There's nothing funny about Tehran's notorious Evin prison. 

But in the new film "Rosewater," Maziar Bahari's imprisonment there still provided the backdrop for some of the most absurd and comic moments of his story. 

That included the time Bahari, an Iranian journalist and filmmaker, was interviewed by Jon Stewart for "The Daily Show" — and then saw that satirical interview used as "proof" by his captors that he was a secret agent.

"In the absence of any kind of evidence, because I was not a spy, they brought forward this ridiculous 'evidence,'" Bahari says. He jokes that it "happened to be the most intelligent piece of evidence that they had."

His interrogators also quizzed him about his Facebook account, which linked him to nefarious characters like 19th-century Russian playwright Anton Chekov.

"The icing on the cake was my connection with Pauly Shore, because I was also a member of the fan club on Facebook of Pauly Shore — me and I guess five other people," Bahari says. "They wanted to know what kind of Zionist spy Pauly Shore is. I'm still actually trying to find out."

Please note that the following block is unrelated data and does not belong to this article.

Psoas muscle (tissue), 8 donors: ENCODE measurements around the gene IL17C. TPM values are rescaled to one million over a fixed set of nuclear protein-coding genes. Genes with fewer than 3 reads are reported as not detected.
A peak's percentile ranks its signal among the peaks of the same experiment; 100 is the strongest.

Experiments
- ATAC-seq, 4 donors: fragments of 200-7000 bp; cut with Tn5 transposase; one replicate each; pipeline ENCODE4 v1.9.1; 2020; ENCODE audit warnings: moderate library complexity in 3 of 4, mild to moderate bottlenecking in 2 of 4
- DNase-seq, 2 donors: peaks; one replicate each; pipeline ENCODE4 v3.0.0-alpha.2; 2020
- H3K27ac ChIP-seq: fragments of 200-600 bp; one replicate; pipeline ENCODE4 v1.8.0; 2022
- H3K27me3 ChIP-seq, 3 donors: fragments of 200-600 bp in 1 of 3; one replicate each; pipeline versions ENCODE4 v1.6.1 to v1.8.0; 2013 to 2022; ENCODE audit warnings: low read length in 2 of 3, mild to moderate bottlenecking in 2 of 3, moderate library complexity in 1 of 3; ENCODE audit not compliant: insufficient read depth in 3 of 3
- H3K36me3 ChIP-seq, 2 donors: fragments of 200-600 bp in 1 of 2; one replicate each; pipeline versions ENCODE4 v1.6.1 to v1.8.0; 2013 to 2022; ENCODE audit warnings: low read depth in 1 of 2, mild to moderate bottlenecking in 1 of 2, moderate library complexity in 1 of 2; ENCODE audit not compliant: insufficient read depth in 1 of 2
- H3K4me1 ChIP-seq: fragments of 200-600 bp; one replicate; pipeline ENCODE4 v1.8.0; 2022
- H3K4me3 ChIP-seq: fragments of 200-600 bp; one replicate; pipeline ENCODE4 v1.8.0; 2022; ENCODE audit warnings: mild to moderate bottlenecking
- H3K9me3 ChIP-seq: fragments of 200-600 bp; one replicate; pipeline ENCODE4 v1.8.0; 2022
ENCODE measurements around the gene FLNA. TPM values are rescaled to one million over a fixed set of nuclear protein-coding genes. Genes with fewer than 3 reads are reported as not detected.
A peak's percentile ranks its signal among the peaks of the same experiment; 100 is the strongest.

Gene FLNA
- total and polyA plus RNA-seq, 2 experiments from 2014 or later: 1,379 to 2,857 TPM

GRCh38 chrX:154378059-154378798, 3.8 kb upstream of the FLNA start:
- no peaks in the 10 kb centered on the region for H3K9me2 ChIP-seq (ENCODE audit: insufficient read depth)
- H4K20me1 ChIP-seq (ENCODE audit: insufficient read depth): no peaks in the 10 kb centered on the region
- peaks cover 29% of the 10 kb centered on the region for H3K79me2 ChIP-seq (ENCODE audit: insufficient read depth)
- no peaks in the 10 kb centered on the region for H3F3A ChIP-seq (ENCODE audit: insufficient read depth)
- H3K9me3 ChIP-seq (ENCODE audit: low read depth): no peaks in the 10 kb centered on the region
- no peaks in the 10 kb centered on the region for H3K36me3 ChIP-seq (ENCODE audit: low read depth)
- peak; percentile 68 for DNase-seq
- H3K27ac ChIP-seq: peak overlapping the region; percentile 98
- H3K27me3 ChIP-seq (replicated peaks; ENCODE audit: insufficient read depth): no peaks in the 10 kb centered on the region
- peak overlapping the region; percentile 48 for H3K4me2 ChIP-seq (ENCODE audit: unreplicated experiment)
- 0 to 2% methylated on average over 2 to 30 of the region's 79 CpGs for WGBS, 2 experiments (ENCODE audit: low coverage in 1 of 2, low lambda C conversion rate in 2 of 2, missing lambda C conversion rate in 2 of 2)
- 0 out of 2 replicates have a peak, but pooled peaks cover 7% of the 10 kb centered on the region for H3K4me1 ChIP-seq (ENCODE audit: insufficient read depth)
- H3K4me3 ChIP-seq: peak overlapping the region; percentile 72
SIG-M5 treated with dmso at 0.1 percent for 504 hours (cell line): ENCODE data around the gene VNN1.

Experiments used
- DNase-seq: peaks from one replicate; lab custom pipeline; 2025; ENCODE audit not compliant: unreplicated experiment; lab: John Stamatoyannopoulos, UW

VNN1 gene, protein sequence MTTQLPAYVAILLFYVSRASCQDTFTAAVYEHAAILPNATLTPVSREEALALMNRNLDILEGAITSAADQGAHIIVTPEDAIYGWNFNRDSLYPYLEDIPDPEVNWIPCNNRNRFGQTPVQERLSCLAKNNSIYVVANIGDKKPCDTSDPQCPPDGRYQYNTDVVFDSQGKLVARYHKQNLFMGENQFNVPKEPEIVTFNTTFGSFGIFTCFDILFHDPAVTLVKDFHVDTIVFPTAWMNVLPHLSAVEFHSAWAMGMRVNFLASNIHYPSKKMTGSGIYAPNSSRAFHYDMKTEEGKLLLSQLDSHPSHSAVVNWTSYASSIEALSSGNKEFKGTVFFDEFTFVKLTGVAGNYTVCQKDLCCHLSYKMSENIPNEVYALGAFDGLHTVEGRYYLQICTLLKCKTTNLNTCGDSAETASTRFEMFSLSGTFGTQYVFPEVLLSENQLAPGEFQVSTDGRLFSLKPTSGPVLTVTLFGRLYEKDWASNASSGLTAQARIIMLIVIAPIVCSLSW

"Rosewater" revels in those sorts of absurdities, as well as the banality of the interrogator's role.

"Like any other employee, they go to work at 9 o'clock in the morning, they punch their card, they get overtime," Bahari says. Of course, there are slight differences: "Instead of the bookkeeper, they have to beat people, insult people, humiliate them — and then they go back to their families, they pay rent or they pay mortgages.

The movie delves into the relationship between Bahari and the interrogator he recognized by his cologne and nicknames "Mr. Rosewater."  

"I was a more cultured person. I had travelled much more, I had a richer life than he had," Bahari says. "So I tried to look at him as a human being, not as a monster. Because when you regard someone as a monster then it's a lost battle, because you can never defeat a monster. But if you look at people as human beings, then you can find vulnerabilities." 

Bahari speculates that some Iranians will eventually find ways to view "Rosewater" via pirated DVDs or links online. He hopes his interrogator and other authorities at Tehran's Evin prison will see the movie, but he doesn't expect he'll enjoy any royalties from their viewings. 

"I don't think Mr. Rosewater is going to pay $8 to see this film," he confesses. 

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